But Ion Sancho, a former Leon County elections supervisor who has been brought in as an expert witness in recent elections-related court cases, said the apparent decision not to report the ransomware attack threatens the credibility of elections. He noted that the FBI kept confidential that two of Florida's elections offices had been breached until Special Counsel Robert Mueller detailed that information in his report last year into elections interference.
The FBI has since confirmed the breaches, but did not publicly disclose which two Florida elections offices were hit in 2016 -- a lingering issue that Sancho said is "causing unease and uncertainty."
"In order to not start a panic, you need accurate and truthful information," Sancho said. "We need to make the information public and explain what safeguards were taken and what the ramifications might or might not be. Honesty is always the best policy. If the supervisor of elections loses credibility ... it could contribute to loss of faith in the process."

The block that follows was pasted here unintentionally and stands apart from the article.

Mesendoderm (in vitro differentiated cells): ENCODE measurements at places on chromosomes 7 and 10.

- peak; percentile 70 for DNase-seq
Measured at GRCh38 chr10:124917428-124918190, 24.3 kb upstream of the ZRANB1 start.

Lee, the secretary of state, said through a spokesman that the state is committed to secure elections and noted the hiring of five cybersecurity navigators to help the state's 67 elections departments. She said an elections-specific risk assessment has been conducted in every office, and the state has previously touted the widespread use of a new system that detects attempted cyber attacks.
"The department is working with each supervisor of elections to address any weaknesses or vulnerabilities that are identified in their county prior to the 2020 elections," she said.
Link, who revealed the cyber attack Wednesday during an interview with the Palm Beach Post editorial board, said she's positive that her office is not compromised as a result of the ransomware. She said the elections department has been working for months with the state's cyber navigators, and there have been no indications that her office is compromised.
She said her office had also worked with the FBI and DHS before the ransomware attack was disclosed to her.
"We wanted to really be very secure. Understanding that sometimes viruses are attached to different types of things and can live in your system and hide there and be reactivated, we wanted to have somebody who really understood what they were doing come do this for us," she said. "That's what this last step is."
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